Nice! I wish I had that space, but I am lucky to have what I got (my shop at home is 8 x 12 feet).
For flooring you could use the industrial linoleum tile squares, with the rubber/vinyl edging. The edging is important (you need edging, of some manner, no matter what). The tile comes in many colors, so you could color code work areas, and also "mark off" danger areas and such if you want. Plan out your workspaces and where they will go early, before you lay the floor, then use the tile (or if you go with something else, another method) to mark off the zones - for instance, if you have a large and dangerous machine room area, mark that off with caution stripes or something.
If you do robotics work or such, you might want to tile a section of the floor in an alternating checkerboard (black and white) pattern, so you have a "reference pattern" for motion and vision experimenting.
You also need a laser cutter, a rapid prototyping machine, and a CNC mill.
In all seriousness, though, you may want to think about a few large "gorilla" racks for storage. These racks are pretty heavy duty, and easy to put together (you need a rubber mallet). Purchase a bunch of rubbermaid-type tubs (or the translucent kind with flap lids) in two or three sizes -all at once-, and store larger items or assemblies in the tubs. Be sure to label them all (oh - if you don't have one, get a label maker for your lab), except for the empty ones, of course. You need to buy them all at one time, so that you know you have extras on-hand that match what you currently have in use; sometimes you end up buying storage, then go back in a year for more, and you can't find the ones you bought previously to match in the same size/shape - so nothing fits.
Finally - you mentioned that you already had parts drawers; are they all the same kind? This is important too - I found on the reorganizing of my shop to just ditch some random parts drawers I had, and instead I bought a bunch of Stack-On drawers (and a bunch of extra dividers); I have found Stack-On drawers to be perfect for all my small parts, and everything matches well. You might think I'm crazy for all this "purchase a bunch so they match" business, but the fact is, keeping things regular in organization (and labeling -all- of the drawers) really helps you to find things.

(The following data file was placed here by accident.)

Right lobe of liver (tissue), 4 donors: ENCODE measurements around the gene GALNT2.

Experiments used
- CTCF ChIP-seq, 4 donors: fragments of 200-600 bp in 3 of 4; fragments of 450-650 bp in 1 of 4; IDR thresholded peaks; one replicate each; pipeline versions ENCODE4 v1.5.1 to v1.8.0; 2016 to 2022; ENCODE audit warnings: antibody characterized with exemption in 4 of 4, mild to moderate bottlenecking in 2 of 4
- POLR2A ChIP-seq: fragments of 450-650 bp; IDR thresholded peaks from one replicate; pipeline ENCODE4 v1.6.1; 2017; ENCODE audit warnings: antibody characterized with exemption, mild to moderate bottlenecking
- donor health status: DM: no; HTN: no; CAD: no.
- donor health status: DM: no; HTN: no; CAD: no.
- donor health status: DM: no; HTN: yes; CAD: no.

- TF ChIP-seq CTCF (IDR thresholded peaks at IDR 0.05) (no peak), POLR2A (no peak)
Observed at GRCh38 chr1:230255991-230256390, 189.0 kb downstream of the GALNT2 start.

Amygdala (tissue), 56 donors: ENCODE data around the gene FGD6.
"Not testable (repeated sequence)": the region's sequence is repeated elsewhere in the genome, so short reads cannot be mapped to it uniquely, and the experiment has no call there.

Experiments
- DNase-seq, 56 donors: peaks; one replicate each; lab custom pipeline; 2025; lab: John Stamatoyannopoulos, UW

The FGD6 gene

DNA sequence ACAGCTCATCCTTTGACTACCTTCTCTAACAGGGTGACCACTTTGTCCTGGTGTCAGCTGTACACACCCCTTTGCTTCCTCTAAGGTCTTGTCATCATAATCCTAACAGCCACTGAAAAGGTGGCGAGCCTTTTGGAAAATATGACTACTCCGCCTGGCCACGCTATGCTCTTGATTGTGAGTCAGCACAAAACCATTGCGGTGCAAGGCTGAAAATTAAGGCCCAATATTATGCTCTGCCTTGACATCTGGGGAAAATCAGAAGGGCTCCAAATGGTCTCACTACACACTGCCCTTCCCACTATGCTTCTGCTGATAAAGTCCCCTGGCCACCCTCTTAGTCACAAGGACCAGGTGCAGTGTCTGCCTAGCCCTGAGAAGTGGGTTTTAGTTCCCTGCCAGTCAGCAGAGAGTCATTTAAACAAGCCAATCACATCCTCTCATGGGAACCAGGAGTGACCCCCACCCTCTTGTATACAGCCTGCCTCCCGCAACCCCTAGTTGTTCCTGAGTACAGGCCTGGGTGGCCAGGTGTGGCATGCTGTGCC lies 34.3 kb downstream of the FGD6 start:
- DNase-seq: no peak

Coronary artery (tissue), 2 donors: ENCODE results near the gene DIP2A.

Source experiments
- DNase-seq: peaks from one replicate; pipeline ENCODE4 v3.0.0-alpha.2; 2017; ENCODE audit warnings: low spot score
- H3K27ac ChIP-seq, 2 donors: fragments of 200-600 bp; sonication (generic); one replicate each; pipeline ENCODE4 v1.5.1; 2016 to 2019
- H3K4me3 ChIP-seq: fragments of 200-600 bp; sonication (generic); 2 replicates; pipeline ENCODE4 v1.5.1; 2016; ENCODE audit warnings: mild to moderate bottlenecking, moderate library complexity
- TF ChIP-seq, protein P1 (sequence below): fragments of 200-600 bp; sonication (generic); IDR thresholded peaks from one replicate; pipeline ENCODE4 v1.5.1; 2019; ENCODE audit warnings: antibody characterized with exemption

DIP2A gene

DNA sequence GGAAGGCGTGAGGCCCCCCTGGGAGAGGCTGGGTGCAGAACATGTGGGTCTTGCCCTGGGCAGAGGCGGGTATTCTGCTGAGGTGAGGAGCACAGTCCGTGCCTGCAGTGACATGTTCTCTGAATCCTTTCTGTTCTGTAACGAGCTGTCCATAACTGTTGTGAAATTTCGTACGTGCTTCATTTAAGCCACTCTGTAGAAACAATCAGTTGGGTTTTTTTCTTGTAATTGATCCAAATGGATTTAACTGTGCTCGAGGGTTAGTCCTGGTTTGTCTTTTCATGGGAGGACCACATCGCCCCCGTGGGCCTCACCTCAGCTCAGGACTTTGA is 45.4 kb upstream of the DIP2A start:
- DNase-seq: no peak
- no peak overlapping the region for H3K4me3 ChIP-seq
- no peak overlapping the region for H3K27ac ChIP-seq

Above your workbenches, if they are against a wall, you should put in shelving standards rails, brackets, and melamine shelving; such a system will allow you some adjustment as time goes by, while having a sturdy shelving system (anchor the rails to the studs). You can use these for test equipment, power supplies, extra storage, as well as a space for books.
If you don't already have one set up for your house, think about setting up a central file server(s) for "stuff"; I ended up building a small "server closet" in my shop, which is networked to the rest of the house. I store on the server a ton of stuff; one section is reference for electronics and robotics - so I have a bunch of spec sheet PDFs, tutorials, projects, pictures, etc. I can access these from my office or my shop (well, I still haven't built my shop computer, but soon). So, if I am browsing around looking for something, and it is interesting to electronics work, I can put it on the file server, then look at it later as needed in my shop (that's the theory, at least). The reverse is true as well; if I am working on a project in my shop, I can reference it later in my office as needed - I can also reference it from any computer in the house on the network (and with wireless, on my Android phone, and netbook, too).
Finally, make sure you have some kind of air conditioning system. My shop is currently somewhat miserable for a portion of the year (like right now) because I don't have any real A/C in it (I have a portable swamp cooler, but that's about it). I plan on fixing this during the winter, if I can get it done (I am thinking about a mini-split A/C system).
Oh - one more thing - something I wish I had room for, and you most certainly do - is a largish central work table/bench; you could even put it on lockable casters for positioning it as needed. I should also mention that you might want to think about a set of double doors to the outside, with a concrete pad and a transition ramp or something; this will help you move in/out larger projects and tools...